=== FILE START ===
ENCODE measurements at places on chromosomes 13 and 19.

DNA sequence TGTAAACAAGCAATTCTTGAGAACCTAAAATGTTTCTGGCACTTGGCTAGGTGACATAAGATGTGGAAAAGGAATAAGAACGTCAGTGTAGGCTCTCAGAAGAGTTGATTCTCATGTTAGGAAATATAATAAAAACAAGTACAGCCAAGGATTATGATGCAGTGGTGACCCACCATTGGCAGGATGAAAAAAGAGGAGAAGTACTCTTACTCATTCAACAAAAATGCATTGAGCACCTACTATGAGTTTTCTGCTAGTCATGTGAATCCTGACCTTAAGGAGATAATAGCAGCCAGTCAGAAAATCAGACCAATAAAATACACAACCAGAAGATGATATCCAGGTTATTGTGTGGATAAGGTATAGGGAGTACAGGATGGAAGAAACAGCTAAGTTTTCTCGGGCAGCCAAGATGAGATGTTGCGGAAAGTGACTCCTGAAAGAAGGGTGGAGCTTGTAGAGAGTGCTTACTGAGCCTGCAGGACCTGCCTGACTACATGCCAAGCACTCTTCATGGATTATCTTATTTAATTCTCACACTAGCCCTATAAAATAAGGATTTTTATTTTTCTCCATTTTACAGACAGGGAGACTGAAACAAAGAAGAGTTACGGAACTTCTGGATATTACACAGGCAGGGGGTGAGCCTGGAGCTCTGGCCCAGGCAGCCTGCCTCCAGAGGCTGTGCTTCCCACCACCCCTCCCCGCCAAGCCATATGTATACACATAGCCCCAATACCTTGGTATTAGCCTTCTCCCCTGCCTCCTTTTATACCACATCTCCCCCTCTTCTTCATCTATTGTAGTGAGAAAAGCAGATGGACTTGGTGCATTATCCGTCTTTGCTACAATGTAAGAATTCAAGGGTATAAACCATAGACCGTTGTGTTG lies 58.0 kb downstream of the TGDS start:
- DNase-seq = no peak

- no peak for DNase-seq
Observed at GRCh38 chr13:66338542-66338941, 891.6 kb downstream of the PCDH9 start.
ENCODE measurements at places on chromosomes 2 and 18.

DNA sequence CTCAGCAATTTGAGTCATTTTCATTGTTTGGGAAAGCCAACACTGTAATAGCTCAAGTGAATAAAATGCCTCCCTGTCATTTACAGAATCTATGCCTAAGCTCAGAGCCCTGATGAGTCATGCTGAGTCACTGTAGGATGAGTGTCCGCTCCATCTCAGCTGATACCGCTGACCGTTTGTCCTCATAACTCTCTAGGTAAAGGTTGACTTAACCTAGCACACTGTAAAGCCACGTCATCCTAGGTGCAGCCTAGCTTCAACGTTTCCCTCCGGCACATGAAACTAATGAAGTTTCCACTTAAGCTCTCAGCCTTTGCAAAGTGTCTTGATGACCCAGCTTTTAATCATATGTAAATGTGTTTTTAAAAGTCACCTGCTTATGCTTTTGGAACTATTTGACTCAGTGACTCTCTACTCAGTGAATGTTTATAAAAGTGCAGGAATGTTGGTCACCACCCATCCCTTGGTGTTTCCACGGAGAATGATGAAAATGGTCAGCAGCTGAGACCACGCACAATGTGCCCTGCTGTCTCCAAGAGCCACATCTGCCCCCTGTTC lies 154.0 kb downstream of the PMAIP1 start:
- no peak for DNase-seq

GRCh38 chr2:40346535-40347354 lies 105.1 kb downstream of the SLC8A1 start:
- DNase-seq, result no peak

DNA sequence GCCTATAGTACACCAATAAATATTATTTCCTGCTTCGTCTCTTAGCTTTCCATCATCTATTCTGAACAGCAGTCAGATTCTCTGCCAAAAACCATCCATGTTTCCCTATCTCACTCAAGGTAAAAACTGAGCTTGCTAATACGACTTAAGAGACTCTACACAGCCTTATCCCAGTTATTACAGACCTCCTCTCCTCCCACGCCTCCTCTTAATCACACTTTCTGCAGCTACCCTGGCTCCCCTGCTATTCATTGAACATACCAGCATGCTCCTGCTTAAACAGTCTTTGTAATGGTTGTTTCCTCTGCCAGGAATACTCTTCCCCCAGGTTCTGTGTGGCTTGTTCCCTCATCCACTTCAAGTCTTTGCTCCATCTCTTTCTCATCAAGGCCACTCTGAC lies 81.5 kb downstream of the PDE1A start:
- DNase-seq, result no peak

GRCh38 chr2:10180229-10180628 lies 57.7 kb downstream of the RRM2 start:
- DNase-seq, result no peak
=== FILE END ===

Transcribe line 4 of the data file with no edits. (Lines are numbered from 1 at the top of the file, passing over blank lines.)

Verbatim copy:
- no peak for DNase-seq